A guide to getting your first cleanroom quote

Published: 12-Apr-2024

The dynamic nature of facility requirements can cause challenges getting all the technical information together for an initial cleanroom build quotation. So what do you actually need for this stage? MRC System's Sam Hussein discusses

Approaching cleanroom contractors for a technical and commercial proposal is not dissimilar to approaching any other form of specialist construction company. You are not just relying on their products, you are relying on their experience, their feedback, their ideas and ultimately their expertise (in cleanroom design, process requirements and regulatory guidelines).

This article looks, from a high level, at the key bits of information that a cleanroom contractor would need to provide a proposal for your project, as well as to ensure the proposals received cover the scope of work required and is comparable to other contractors.


Of course, for a fixed price proposal you will need to have your layouts ready. If you are producing products in a heavily regulated industry these layouts would typically be more developed by the time you reach out to a cleanroom contractor; but whether these are detailed CAD files or hand sketches, a layout is an essential part of a fixed price.

If you don’t yet have a layout, of course you can still approach cleanroom specialists but typically you would need to be selective and look for companies that have the regulatory and engineering capabilities to work with you through concept and basic engineering of your project.

Environmental requirements

For any experienced cleanroom contractor, you won’t necessarily need to have detailed duct work layouts of even HVAC schematics, these form part of the detailed design that is often part of the cleanroom contractor’s scope. But as a minimum you will need the environmental parameters that your facility requires; the temperature range, relative humidity range and particle count / ISO classification / GMP or FDA classification.

Specifying tight temperature and relative humidity ranges can significantly impact the design and therefore price of the HVAC system

Along with the layout, these parameters form the underlying basis of any cleanroom detailed design.

It is also important to highlight what, from these, are process driven and what are “comfort” or operator driven. For example, specifying tight temperature and relative humidity ranges can significantly impact the design and therefore price of the HVAC system. If this is a process requirement then you will have to live with the cost implications, but if it is comfort driven then highlighting some flexibility to the contractor on these could lead to a good opportunity for some value engineering on their part.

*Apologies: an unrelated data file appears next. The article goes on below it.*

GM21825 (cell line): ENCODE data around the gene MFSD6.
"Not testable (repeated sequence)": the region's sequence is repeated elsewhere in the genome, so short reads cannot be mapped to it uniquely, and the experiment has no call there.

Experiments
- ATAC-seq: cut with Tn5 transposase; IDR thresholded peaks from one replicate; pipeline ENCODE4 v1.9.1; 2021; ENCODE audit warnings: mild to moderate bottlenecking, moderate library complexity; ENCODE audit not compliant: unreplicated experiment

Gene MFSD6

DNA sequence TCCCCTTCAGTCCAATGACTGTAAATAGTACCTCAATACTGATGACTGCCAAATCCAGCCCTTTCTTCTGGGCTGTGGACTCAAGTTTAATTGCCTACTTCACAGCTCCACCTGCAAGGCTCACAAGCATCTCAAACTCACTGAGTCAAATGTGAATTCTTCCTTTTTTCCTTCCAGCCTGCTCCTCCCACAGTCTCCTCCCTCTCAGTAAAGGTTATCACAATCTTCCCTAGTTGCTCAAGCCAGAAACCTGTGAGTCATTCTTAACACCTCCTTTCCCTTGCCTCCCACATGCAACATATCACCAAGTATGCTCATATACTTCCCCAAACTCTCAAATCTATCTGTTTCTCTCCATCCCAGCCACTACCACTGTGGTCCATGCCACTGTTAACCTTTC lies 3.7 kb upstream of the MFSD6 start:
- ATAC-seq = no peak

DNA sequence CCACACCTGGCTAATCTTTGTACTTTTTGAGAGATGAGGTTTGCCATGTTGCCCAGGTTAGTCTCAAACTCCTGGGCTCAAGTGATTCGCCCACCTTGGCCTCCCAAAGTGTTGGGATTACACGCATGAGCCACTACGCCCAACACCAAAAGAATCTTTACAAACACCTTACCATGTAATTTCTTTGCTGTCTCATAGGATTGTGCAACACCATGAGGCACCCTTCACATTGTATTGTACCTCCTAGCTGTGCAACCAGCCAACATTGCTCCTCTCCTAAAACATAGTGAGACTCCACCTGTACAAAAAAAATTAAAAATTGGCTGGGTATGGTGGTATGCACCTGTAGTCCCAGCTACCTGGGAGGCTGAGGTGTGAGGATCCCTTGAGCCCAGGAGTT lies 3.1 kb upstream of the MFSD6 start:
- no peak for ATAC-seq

Product scope of work

It is important to either map out, or have a conversation with your cleanroom contractors to effectively map out, the scope of work. Different cleanroom contractors will have different capabilities, both in house and outsourced, and they may want to drive the scope of work to ensure it is focused on the areas that they specifically add most value.

However, that won’t always lead to the most effective way of splitting the scope of your project.

If you split the scope into too many parts you need to look at your in-house capabilities; do you have the manpower and expertise to manage multiple specialist contractors. Splitting the scope of work into multiple contracts may suggest savings on paper, but it is often a false economy as the risk of missed scope, vague responsibilities or poor collaboration between contractors could prove costly. However, if you have the in-house capabilities to split the scope into multiple specialities. and manage that effectively, then you may well realise savings by doing so. 

Service scope of work

Aside from the product scope it is important to also clarify what service scope you require. This includes installation, validation / commissioning, shipping, site and travel expenses and detailed design input. Here you should have a dialogue with your potential cleanroom contractors to identify any potential hidden costs such as waste removal, access equipment (such as a crane to lift equipment onto the roof etc) or other site related expenses. 

An experienced cleanroom contractor would often identify these for you during the discussions, but you should think outside the box and make sure you can effectively budget the entire project.
Finally, how you split the scope can of course change before you place your orders. Having said that starting with a consistent scope of work when approaching multiple cleanroom contractors allows you to effectively compare their offerings. Then once you select one you can get into more detailed discussions with them based on their capabilities and the nuances of your project.

MRC Systems

To apply this to MRC briefly, we have been designing and building cleanrooms for over 45 years. We have capabilities ranging from our front end/concept design service, through to turnkey cleanroom manufacture, supply, and installation, to cleanroom qualification and validation services. This allows us to work with clients from the very early phases, when you are still working on the feasibility of your plan, through to clients that have detailed designs and BOQs in place and are ready for implementation.

So regardless of where you are at in your facility planning process you can reach out to our team and we can help.

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